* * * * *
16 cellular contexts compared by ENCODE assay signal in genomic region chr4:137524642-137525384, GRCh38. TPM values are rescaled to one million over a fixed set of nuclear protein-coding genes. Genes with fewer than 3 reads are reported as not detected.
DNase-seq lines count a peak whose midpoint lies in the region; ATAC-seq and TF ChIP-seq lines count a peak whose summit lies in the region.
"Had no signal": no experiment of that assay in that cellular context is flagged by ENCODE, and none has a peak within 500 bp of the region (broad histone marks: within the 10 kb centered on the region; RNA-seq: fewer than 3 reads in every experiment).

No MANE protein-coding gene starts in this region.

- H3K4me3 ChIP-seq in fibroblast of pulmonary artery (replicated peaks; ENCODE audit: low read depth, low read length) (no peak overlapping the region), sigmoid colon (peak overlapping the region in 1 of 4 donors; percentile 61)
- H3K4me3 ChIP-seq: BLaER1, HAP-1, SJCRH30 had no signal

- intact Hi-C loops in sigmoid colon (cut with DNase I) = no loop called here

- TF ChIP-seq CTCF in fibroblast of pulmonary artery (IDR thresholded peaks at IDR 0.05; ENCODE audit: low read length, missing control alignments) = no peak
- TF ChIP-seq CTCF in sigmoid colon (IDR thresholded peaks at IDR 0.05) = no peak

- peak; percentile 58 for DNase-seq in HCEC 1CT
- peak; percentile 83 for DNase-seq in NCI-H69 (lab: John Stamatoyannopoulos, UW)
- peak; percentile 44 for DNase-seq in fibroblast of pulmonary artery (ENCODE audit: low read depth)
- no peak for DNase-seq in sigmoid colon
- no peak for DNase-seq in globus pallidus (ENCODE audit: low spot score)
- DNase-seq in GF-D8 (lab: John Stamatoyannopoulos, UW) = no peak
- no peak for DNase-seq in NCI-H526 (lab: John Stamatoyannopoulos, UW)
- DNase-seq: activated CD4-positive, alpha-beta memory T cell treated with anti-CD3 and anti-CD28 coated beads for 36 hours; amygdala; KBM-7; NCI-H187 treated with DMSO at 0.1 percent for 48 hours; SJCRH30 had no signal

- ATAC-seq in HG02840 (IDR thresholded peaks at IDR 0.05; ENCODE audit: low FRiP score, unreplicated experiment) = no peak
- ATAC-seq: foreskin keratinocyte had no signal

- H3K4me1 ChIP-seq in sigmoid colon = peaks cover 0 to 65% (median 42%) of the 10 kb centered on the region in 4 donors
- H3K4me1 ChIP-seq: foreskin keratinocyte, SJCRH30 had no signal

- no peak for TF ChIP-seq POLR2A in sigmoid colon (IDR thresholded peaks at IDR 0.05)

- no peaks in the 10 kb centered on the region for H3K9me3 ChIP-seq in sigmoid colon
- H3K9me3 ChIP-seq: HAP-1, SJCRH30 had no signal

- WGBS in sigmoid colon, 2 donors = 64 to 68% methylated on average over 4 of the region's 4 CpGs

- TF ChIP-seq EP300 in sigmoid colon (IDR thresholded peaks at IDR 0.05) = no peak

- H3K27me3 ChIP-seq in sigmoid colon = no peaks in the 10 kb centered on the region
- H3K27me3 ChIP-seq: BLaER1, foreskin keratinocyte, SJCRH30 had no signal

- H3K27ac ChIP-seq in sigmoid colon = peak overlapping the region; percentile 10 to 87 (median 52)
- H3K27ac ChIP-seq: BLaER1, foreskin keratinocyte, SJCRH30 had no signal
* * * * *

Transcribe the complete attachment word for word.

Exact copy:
16 cellular contexts compared by ENCODE assay signal in genomic region chr4:137524642-137525384, GRCh38. TPM values are rescaled to one million over a fixed set of nuclear protein-coding genes. Genes with fewer than 3 reads are reported as not detected.
DNase-seq lines count a peak whose midpoint lies in the region; ATAC-seq and TF ChIP-seq lines count a peak whose summit lies in the region.
"Had no signal": no experiment of that assay in that cellular context is flagged by ENCODE, and none has a peak within 500 bp of the region (broad histone marks: within the 10 kb centered on the region; RNA-seq: fewer than 3 reads in every experiment).

No MANE protein-coding gene starts in this region.

- H3K4me3 ChIP-seq in fibroblast of pulmonary artery (replicated peaks; ENCODE audit: low read depth, low read length) (no peak overlapping the region), sigmoid colon (peak overlapping the region in 1 of 4 donors; percentile 61)
- H3K4me3 ChIP-seq: BLaER1, HAP-1, SJCRH30 had no signal

- intact Hi-C loops in sigmoid colon (cut with DNase I) = no loop called here

- TF ChIP-seq CTCF in fibroblast of pulmonary artery (IDR thresholded peaks at IDR 0.05; ENCODE audit: low read length, missing control alignments) = no peak
- TF ChIP-seq CTCF in sigmoid colon (IDR thresholded peaks at IDR 0.05) = no peak

- peak; percentile 58 for DNase-seq in HCEC 1CT
- peak; percentile 83 for DNase-seq in NCI-H69 (lab: John Stamatoyannopoulos, UW)
- peak; percentile 44 for DNase-seq in fibroblast of pulmonary artery (ENCODE audit: low read depth)
- no peak for DNase-seq in sigmoid colon
- no peak for DNase-seq in globus pallidus (ENCODE audit: low spot score)
- DNase-seq in GF-D8 (lab: John Stamatoyannopoulos, UW) = no peak
- no peak for DNase-seq in NCI-H526 (lab: John Stamatoyannopoulos, UW)
- DNase-seq: activated CD4-positive, alpha-beta memory T cell treated with anti-CD3 and anti-CD28 coated beads for 36 hours; amygdala; KBM-7; NCI-H187 treated with DMSO at 0.1 percent for 48 hours; SJCRH30 had no signal

- ATAC-seq in HG02840 (IDR thresholded peaks at IDR 0.05; ENCODE audit: low FRiP score, unreplicated experiment) = no peak
- ATAC-seq: foreskin keratinocyte had no signal

- H3K4me1 ChIP-seq in sigmoid colon = peaks cover 0 to 65% (median 42%) of the 10 kb centered on the region in 4 donors
- H3K4me1 ChIP-seq: foreskin keratinocyte, SJCRH30 had no signal

- no peak for TF ChIP-seq POLR2A in sigmoid colon (IDR thresholded peaks at IDR 0.05)

- no peaks in the 10 kb centered on the region for H3K9me3 ChIP-seq in sigmoid colon
- H3K9me3 ChIP-seq: HAP-1, SJCRH30 had no signal

- WGBS in sigmoid colon, 2 donors = 64 to 68% methylated on average over 4 of the region's 4 CpGs

- TF ChIP-seq EP300 in sigmoid colon (IDR thresholded peaks at IDR 0.05) = no peak

- H3K27me3 ChIP-seq in sigmoid colon = no peaks in the 10 kb centered on the region
- H3K27me3 ChIP-seq: BLaER1, foreskin keratinocyte, SJCRH30 had no signal

- H3K27ac ChIP-seq in sigmoid colon = peak overlapping the region; percentile 10 to 87 (median 52)
- H3K27ac ChIP-seq: BLaER1, foreskin keratinocyte, SJCRH30 had no signal